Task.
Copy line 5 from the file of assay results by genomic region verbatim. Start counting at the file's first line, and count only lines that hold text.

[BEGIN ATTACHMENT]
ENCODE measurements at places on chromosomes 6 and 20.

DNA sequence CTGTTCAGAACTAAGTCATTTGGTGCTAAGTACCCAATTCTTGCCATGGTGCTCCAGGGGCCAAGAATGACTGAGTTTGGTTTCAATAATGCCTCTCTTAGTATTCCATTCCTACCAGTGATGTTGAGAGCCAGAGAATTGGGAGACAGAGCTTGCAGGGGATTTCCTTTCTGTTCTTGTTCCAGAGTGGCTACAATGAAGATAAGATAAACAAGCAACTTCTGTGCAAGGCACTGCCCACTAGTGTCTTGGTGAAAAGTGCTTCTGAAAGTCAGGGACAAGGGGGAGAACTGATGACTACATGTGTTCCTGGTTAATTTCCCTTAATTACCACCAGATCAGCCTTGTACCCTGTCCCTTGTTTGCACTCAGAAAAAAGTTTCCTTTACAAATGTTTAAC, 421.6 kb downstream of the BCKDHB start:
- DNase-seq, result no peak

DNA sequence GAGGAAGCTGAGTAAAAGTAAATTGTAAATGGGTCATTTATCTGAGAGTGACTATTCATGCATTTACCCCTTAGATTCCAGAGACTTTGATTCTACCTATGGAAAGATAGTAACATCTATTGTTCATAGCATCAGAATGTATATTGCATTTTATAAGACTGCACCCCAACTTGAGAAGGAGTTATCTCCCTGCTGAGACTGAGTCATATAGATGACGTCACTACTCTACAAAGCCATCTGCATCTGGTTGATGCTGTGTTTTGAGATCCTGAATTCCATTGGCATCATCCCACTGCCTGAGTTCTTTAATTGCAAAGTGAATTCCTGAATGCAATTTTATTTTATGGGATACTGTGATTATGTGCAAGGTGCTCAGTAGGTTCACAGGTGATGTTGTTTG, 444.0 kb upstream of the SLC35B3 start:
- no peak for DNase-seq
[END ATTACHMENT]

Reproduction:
- no peak for DNase-seq